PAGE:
Stats NZ has a new website.

For new releases go to

www.stats.govt.nz

As we transition to our new site, you'll still find some Stats NZ information here on this archive site.

  • Share this page to Facebook
  • Share this page to Twitter
  • Share this page to Google+
Territorial Authority Population Projections: 2013(base)–2043 update – tables

The following tables are available in Excel format from the ‘Downloads’ box. If you have problems viewing the file, see opening files and PDFs.

1. Territorial Authority – Summary of population projections, 2013(base)–2043 update
2. Territorial Authority – Projected population by age and sex at 30 June, 2013(base)–2043 (high, medium, low)

Territorial authority population projections give an indication of the future population of New Zealand’s 67 territorial authority areas. The updated 2013-base subnational population projections (released December 2016) have as a base the estimated resident population of each area at 30 June 2013, and cover the period to 2043 at five-year intervals. These supersede the 2013-base subnational population projections (released February 2015).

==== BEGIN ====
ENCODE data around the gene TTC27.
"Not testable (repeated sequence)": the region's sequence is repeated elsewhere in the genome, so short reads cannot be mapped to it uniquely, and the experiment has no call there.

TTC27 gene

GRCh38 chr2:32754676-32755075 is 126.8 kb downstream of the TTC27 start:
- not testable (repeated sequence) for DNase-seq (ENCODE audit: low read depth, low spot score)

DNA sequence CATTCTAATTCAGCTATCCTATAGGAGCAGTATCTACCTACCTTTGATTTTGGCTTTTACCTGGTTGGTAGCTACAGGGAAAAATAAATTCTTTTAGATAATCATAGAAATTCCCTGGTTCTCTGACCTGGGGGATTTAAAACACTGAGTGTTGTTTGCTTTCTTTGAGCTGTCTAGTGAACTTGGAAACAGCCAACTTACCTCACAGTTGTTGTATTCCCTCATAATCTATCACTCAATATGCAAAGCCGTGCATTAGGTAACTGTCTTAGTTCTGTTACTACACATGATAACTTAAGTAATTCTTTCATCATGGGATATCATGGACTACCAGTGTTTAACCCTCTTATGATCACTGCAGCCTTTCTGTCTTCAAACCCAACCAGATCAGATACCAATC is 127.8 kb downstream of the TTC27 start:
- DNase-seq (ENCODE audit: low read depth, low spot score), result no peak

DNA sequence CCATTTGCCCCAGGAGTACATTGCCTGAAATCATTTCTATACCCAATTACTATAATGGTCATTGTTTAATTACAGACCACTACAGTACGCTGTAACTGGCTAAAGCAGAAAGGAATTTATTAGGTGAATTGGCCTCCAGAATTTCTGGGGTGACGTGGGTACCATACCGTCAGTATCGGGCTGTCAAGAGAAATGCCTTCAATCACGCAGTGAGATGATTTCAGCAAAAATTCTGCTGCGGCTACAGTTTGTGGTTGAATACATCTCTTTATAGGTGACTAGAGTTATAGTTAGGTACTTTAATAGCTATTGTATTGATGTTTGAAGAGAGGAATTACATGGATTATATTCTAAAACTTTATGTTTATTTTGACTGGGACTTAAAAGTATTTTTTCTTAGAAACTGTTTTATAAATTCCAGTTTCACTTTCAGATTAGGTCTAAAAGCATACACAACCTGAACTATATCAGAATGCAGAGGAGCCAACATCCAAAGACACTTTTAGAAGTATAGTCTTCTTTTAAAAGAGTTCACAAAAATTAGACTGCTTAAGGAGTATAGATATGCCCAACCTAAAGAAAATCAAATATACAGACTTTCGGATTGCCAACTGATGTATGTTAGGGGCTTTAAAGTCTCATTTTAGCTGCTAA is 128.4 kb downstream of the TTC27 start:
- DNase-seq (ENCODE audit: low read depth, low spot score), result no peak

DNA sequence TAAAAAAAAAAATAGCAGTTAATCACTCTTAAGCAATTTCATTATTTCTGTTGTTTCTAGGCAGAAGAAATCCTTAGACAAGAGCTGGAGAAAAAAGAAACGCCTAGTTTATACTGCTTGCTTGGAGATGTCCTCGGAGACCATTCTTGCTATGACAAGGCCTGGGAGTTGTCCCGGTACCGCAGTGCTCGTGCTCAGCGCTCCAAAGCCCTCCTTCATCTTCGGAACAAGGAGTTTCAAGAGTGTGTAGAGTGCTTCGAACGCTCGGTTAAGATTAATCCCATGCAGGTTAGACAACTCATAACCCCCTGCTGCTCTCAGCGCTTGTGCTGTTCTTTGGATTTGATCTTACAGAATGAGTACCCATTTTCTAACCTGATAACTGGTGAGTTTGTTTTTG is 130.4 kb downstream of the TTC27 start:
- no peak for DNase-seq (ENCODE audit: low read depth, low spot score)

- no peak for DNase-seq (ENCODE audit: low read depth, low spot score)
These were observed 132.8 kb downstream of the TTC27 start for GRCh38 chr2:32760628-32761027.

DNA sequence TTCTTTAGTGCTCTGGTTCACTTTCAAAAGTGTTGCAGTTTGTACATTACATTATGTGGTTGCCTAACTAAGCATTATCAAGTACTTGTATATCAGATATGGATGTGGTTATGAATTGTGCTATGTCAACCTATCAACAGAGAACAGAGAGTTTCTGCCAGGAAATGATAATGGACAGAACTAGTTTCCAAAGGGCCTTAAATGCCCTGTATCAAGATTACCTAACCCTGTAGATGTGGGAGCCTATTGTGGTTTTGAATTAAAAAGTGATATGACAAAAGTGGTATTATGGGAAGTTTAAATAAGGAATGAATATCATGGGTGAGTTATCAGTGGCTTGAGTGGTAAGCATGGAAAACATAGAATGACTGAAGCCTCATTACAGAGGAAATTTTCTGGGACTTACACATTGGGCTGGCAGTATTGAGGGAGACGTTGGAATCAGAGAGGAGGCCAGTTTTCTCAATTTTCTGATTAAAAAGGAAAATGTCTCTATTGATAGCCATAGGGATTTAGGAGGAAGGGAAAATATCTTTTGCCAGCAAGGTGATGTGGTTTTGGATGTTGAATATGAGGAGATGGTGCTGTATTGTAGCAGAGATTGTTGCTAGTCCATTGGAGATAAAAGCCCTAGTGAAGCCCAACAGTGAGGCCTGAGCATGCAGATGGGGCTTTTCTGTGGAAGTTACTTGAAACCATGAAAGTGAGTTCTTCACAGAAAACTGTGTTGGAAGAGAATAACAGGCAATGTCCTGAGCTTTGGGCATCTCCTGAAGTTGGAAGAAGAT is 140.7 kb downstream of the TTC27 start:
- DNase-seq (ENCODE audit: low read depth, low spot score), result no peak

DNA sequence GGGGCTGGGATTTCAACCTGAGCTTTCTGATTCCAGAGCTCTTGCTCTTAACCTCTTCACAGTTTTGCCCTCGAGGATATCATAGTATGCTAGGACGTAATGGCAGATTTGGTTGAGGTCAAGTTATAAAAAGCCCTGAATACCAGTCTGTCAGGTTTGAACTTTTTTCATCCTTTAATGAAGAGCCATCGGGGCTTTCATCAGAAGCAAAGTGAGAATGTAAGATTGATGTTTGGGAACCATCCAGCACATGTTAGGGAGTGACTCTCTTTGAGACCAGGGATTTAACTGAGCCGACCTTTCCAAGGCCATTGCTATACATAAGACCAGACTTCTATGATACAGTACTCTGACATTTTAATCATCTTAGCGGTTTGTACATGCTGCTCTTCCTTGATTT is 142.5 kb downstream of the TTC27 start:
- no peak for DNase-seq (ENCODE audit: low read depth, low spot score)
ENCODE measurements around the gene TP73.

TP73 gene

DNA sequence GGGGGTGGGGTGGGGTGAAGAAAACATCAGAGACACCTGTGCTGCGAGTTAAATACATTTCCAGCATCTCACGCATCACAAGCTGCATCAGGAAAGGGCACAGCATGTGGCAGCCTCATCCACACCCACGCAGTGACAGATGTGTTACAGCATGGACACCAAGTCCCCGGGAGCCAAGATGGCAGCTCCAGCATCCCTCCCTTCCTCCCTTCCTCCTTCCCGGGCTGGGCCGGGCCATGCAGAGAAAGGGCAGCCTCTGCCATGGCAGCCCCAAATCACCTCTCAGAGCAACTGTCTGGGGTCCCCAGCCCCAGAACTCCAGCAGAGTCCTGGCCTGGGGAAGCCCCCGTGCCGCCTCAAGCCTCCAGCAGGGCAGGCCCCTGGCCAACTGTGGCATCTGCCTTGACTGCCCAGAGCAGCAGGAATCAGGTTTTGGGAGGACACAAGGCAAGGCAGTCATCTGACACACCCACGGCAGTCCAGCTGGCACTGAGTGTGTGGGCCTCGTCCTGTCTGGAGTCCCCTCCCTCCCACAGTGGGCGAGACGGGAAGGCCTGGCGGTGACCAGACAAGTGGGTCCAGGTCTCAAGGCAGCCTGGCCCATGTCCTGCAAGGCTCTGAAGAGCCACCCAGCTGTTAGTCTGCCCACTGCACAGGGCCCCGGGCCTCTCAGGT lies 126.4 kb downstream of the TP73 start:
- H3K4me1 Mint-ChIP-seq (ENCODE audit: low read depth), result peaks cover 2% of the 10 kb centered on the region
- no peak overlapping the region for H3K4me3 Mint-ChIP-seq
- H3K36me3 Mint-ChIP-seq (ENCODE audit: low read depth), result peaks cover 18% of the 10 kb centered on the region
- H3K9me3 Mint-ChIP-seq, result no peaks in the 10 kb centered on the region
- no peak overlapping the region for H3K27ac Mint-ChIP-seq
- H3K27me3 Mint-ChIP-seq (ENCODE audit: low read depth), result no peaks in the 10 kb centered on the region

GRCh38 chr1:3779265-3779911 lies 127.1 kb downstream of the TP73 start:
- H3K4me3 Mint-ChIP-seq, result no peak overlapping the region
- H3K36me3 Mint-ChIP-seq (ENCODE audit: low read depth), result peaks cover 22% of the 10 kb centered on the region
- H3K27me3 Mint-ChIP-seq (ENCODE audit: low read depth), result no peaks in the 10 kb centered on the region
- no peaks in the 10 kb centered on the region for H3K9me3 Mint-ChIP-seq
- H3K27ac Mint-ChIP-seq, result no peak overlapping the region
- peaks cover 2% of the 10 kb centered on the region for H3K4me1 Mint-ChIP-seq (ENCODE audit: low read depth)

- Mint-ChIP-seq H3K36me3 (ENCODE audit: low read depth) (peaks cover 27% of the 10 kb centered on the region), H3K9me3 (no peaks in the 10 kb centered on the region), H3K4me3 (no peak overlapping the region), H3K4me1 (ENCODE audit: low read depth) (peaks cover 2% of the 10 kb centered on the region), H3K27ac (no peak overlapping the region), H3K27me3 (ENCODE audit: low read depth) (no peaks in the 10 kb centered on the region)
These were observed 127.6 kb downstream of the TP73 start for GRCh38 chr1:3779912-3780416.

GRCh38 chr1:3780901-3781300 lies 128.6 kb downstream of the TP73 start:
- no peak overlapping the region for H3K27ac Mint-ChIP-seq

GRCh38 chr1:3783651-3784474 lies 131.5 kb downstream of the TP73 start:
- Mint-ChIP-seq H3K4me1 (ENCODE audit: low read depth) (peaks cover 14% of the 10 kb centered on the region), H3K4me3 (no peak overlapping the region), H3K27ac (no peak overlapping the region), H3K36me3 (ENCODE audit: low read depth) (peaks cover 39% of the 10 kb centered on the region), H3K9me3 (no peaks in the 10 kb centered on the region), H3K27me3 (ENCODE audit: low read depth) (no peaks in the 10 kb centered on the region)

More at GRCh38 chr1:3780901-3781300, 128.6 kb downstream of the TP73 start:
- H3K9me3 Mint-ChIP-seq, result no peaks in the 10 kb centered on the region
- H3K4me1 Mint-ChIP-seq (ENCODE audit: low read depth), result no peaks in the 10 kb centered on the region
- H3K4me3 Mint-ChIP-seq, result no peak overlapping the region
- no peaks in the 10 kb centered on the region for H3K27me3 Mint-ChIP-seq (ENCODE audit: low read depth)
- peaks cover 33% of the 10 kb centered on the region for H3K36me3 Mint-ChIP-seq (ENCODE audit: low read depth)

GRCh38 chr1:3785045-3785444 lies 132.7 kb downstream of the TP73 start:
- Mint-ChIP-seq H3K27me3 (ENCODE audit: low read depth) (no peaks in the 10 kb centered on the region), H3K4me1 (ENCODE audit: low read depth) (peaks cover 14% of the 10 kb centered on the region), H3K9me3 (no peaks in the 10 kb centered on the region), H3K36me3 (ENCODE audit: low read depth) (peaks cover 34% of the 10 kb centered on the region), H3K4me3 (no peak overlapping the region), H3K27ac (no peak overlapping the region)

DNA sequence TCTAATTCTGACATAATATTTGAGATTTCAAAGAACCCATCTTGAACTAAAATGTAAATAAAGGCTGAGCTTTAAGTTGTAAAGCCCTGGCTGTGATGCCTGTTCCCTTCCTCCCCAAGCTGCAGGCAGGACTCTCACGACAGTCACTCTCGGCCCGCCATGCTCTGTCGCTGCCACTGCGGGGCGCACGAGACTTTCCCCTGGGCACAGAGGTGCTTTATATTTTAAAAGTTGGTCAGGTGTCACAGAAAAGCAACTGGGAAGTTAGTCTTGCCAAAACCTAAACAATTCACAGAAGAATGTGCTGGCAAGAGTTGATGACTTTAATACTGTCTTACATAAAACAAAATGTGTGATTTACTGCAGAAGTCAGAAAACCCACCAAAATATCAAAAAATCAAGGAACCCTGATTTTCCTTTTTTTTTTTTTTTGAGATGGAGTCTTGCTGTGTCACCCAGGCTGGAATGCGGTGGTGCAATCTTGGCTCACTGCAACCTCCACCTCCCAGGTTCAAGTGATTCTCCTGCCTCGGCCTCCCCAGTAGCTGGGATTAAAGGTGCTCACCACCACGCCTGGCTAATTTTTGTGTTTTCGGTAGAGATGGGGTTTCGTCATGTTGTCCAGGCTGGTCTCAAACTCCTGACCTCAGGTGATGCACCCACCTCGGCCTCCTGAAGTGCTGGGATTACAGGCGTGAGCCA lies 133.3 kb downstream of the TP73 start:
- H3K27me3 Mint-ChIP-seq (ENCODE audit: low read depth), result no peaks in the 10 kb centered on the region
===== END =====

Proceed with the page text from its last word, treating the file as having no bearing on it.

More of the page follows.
We have produced three alternative projections (designated low, medium, and high) for each area using different fertility, mortality, and migration assumptions. At the time of release, we consider the medium projection suitable for assessing future population changes. The medium projection is consistent with the median (50th percentile) of the National Population Projections: 2016(base)–2068 (released October 2016). However, customers can decide which projections are most suitable for their own purposes.

You can assess the impact on population size and structure resulting from more conservative and optimistic demographic scenarios using the low and high projections, respectively. They are independent of the national population projections as they represent plausible alternative scenarios for each area. As a result, the low and high population projections at the subnational level do not necessarily sum to low and high population projections at broader geographic levels. The low projection uses low fertility, high mortality, and low net migration for each area. The high projection uses high fertility, low mortality, and high net migration for each area.

Published 14 December 2016

  • Share this page to Facebook
  • Share this page to Twitter
  • Share this page to Google+
Top
  • Share this page to Facebook
  • Share this page to Twitter
  • Share this page to Google+